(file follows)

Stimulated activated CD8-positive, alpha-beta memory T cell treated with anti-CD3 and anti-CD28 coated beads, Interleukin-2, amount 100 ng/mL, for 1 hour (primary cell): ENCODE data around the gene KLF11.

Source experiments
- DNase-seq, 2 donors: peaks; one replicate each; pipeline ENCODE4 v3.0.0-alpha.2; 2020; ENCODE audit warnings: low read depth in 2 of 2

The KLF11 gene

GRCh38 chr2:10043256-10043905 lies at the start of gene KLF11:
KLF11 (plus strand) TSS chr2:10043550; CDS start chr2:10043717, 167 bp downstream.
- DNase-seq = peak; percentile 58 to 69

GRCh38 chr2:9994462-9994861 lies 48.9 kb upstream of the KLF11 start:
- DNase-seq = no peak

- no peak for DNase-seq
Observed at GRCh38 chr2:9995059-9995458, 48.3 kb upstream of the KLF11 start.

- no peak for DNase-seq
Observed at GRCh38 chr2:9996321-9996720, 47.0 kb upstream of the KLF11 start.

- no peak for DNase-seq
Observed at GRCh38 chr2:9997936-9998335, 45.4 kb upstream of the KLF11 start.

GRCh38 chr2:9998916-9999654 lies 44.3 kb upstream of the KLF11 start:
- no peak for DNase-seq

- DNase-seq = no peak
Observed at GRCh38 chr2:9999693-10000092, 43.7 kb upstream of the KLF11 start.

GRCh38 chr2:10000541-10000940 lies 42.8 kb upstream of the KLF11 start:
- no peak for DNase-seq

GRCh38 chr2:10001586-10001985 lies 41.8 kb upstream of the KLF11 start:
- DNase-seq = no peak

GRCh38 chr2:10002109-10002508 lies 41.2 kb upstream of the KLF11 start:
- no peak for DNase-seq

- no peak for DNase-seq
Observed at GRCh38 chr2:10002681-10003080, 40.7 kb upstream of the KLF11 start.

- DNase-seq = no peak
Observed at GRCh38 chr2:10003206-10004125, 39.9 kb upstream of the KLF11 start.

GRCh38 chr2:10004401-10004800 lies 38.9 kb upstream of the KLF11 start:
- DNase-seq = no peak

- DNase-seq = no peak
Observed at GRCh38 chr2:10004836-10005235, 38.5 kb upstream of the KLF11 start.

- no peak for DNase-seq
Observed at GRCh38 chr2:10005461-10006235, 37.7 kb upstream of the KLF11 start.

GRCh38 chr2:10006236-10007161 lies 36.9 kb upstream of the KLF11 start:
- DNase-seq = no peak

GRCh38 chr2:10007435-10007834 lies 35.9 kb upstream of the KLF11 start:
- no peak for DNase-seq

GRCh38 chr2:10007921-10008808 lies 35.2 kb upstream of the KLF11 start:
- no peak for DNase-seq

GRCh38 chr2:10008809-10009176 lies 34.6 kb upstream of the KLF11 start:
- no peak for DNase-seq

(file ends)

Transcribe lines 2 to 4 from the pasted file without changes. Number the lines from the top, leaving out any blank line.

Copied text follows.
Source experiments
- DNase-seq, 2 donors: peaks; one replicate each; pipeline ENCODE4 v3.0.0-alpha.2; 2020; ENCODE audit warnings: low read depth in 2 of 2

The KLF11 gene